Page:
Once upon a time a poor man took his ax and went out into the forest to cut wood. He was a lazy fellow, so as soon as he was in the forest he began to look about to see which tree would be the easiest to cut down. At last he found one that was hollow inside, as he could tell by knocking upon it with his ax. “It ought not to take long to cut this down,” said he to himself. He raised his ax and struck the tree such a blow that the splinters flew.
At once the bark opened and a little old fairy with a long beard came running out of the tree.
“What do you mean by chopping into my house?” he cried; and his eyes shone like red hot sparks, he was so angry.
“I did not know it was your house,” said the man.
“Well, it is my house, and I’ll thank you to let it alone,” cried the fairy.
“Very well,” said the man. “I’d just as lieve cut down some other tree. I’ll chop down the one over yonder.”
“That is well,” said the fairy. “I see that you are an obliging fellow, after all. I have it in my mind to reward you for sparing my house, so the next three wishes you and your wife make shall come true, whatever they are; and that is your reward.”
Then the fairy went back into the tree again and pulled the bark together behind him.
The man stood looking at the tree and scratching his head. “Now that is a curious thing,” said he. Then he sat down and began to wonder what he should wish for. He thought and he thought, but he could decide on nothing. “I’ll just go home and talk it over with my wife,” said he; so he shouldered his ax, and set off for home. As soon as he came in at the door he began to bawl for his wife, and she came in a hurry, for she did not know what had happened to him.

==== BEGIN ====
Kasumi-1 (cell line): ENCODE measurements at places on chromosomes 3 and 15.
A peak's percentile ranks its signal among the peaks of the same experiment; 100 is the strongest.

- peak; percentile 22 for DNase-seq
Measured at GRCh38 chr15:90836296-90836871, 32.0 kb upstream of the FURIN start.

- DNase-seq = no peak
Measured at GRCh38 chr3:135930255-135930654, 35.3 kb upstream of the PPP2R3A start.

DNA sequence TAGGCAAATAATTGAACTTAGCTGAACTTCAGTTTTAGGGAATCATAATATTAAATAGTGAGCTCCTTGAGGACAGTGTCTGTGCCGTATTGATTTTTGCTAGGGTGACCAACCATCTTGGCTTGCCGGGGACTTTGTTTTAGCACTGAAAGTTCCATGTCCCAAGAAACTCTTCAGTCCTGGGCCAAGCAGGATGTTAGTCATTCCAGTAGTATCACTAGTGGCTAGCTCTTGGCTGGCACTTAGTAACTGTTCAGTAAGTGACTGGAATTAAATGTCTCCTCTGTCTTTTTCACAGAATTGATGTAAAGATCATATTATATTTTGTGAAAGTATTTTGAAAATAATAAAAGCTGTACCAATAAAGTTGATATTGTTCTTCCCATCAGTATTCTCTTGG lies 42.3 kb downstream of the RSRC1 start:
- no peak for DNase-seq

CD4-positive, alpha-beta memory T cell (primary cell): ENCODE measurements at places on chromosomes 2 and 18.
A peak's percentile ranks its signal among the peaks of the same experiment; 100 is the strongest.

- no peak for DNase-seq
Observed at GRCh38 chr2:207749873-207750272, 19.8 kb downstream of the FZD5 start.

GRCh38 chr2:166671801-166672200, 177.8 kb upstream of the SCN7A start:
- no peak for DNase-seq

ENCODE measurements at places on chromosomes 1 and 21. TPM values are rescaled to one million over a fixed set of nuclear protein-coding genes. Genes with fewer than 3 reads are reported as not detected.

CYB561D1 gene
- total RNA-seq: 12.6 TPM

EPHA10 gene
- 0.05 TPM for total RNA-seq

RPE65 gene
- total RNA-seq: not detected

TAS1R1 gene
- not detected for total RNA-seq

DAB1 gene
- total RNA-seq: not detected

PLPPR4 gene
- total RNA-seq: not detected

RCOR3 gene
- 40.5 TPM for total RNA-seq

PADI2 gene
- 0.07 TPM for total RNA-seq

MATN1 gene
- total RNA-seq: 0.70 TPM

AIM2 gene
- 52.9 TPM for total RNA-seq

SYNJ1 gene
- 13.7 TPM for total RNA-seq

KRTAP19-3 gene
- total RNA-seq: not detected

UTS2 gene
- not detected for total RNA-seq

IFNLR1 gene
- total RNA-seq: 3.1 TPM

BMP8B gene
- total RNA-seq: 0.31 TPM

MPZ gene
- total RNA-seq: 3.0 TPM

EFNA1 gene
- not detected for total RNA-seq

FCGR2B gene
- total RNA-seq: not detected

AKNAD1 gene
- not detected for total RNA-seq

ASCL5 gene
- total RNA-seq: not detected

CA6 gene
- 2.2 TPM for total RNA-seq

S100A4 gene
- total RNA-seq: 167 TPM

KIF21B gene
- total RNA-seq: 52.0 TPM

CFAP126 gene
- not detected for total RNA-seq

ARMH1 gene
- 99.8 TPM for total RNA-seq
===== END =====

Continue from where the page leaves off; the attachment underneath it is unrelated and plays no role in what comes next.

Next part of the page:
He told his story and his wife listened. “This is a fine thing to have happen to us,” said she. “Now we must be very careful what we wish for.”
They sat down one on each side of the fire to talk it over. They thought of ever so many things they would like to have — a bag of gold, and a coach and four, and a fine house to live in, and fine clothes to wear, but nothing seemed just the right thing to choose.
They talked so long that they grew hungry. “Well, here we sit,” said the man, “and not a thing cooked for dinner. I wish we had one of those fine black puddings you used to make.”
No sooner had he spoken than there was a great thumping and bumping in the chimney and a great black pudding fell down on the hearth before him.
“What is this?” cried the man staring.
“Oh, you oaf! you stupid!” shrieked his wife. “It’s the pudding you wished for. There’s one of our wishes wasted. I wish the pudding were stuck on the end of your nose! It would serve you right!”
The moment she said this the pudding flew up and stuck to the man’s nose, and there it was and he couldn’t get it off; the man pulled and tugged, and his wife pulled and tugged, but it was all of no use.
“Well, there’s no help for it,” said the husband; “we’ll have to wish it off again.”
His wife begun to cry and bawl. “No, no,” she cried. “We only have one wish left, and we can’t waste it that way. Let’s wish ourselves the richest people in the world.”
But to this the man would not agree. He wanted the pudding off his nose whatever it cost. So at last the wife was obliged to let him have his own way. “I wish the pudding was off my nose again,” said the man, and that was the third of their wishes. So all the good they had of the fairy’s gift was a black pudding for dinner; but then it was the best black pudding they had ever eaten. “And after all,” said the man, “there’s nothing much better in the world to wish for than a full stomach.”